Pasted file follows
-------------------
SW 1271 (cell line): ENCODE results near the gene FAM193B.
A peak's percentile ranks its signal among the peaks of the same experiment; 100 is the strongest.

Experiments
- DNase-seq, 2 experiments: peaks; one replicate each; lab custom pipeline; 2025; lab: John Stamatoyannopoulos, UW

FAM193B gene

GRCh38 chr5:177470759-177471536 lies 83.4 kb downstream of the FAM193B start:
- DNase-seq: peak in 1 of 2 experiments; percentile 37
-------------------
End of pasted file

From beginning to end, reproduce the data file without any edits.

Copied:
SW 1271 (cell line): ENCODE results near the gene FAM193B.
A peak's percentile ranks its signal among the peaks of the same experiment; 100 is the strongest.

Experiments
- DNase-seq, 2 experiments: peaks; one replicate each; lab custom pipeline; 2025; lab: John Stamatoyannopoulos, UW

FAM193B gene

GRCh38 chr5:177470759-177471536 lies 83.4 kb downstream of the FAM193B start:
- DNase-seq: peak in 1 of 2 experiments; percentile 37